My toughest bike ride, yet.


The route: Roladnillo (my home), to Toro (1-hour bike ride north), then return and pass through La Union. In La Union, there is a dirt road that leads up into the mountains (the Andes west range). That route is tough! Going from La Union up into the mountains, the road leads into an area called "La Despensa". It is a very, very long uphill slog, and my bike gears just can't be pedaled up that incline. In fact, it is 8.61 kilometers of steady incline. The average gradient is 9.4%, with the max incline apparently 25.6%. I think I walked more than I rode. Then, the road basically ends at a fence.

The road is mostly dirt/sand/rocks with some bedrock sections, and many ruts caused by rainwater rushing down the road. Some of those ruts are more than a foot deep and equally as wide at the top. One section, in particular, was all ruts for the full width of the road. On my way up I had run out of water. I saw a farmhouse off the side and down a slope, and a man working out front, spreading coffee beans out on tarps so they could dry in the sun. I got his attention and asked if I could get some water, and he said, come on in. The lady of the house first gave me lemonade, then refilled it, then filled my water bottle, I drank most of it, and she refilled it. I offered to pay but she wouldn't take any money. I talked with them for a few minutes then got on with my uphill ride.

Eventually, I came to what appeared to be the end of the road. There was a barbed-wire fence gate across the road. On the other side, it was obvious nobody used the road; it was all grass with a faint single-track trail through it. More pasture than road. Looking across the landscape, I could see another road. The gate wasn't locked so I opened it and went through. There's an old farmhouse there but no people, no dogs, nothing. I got through the pasture road, made it through or past the many mud holes, and to the other side and another barbed-wire fence gate. I went through that one and onto the road that I had seen from the other side. I had two choices - going to the right towards several other farmhouses, or going left which went to I didn't know. I looked at my cellphone map and saw that Google maps has nothing for the roads in that area, so it was useless. I saw an old man up above me at a water tank, so I waved to him and got his attention. He told me to follow the road to the left; it would eventually take me down to Roldanillo. As I was getting on my bike, he asked me if I had any water, I checked my water bottle and it was almost empty. He offered me a bottle of a common sodapop available here. I accepted it and offered him money for it but he refused.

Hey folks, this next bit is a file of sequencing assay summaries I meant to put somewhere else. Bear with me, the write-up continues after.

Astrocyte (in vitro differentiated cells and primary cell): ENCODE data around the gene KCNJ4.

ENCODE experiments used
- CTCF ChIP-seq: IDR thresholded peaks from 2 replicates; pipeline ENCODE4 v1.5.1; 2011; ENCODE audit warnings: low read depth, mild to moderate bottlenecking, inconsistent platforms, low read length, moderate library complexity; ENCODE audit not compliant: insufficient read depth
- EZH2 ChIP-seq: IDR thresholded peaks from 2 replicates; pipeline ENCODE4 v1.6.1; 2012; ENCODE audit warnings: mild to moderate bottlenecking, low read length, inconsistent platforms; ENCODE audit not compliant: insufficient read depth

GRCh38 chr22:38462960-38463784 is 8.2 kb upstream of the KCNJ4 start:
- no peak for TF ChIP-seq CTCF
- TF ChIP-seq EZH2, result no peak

I took the route to the left, which continued uphill. I found a road that the OpenStreetMaps shows as a dirt road, so I went that way. I stopped at the last house, still near the top, and asked a man who was working on his house, if that road continued. He said, no, not anymore. Now it's just a footpath, and quite rough at that. He asked me if I need water, I checked my water bottle, and yes, I did, so he invited me in and refilled bottle and gave me a banana. I offered to pay and he refused the money. I rode back up to the road I had been on and continued uphill some more. Eventually, I got to another Y in the road, but from what I could see it appeared to be leading to a farm. I looked at the map on my phone and again, Google maps was useless, it didn't show this road. I was thinking about following the other part of the Y when a guy on a motorcycle came by. I stopped him and asked about the road, and he said to go down the way I first thought about, it continues all the down and soon connects to the main paved road from Roldanillo to El Dovio, over the Montanuelo pass. The other side of the Y would have taken me even further uphill and connect me to the top of the Montanuelo pass. I didn't want to go uphill, anymore.

So, I went down and it was quite nice, even had a long section that had be paved with concrete. And sure enough, soon it connected to the main road over the mountains. I was cruising down the paved road, passed a moto, passed a car, then got stuck behind a pickup truck. He was blocking my view of the road and I hit two "repaired" potholes. The repairs were not very well done. The pickup driver waved me around him, but my front wheel hit one of those "repaired" potholes, then a second. I didn't see them because the truck blocked my view. My front tire went flat, less than 5 kilometers from town. I fixed it and got going again. I never get flats out on the dirt roads, only on paved roads.

The ride was incredibly hard, but the views were amazing. From the top I could see all the way across the valley to the Andes central range and the small city of Armenia. I could see Roldanillo, Zarzal, La Victoria, and several other smaller pueblos. The weather turned out to be perfect, if not even a little too warm. Riding these dirt roads in the Andes is an amazing experience, especially on a road bike with road tires only 23mm wide. I love it!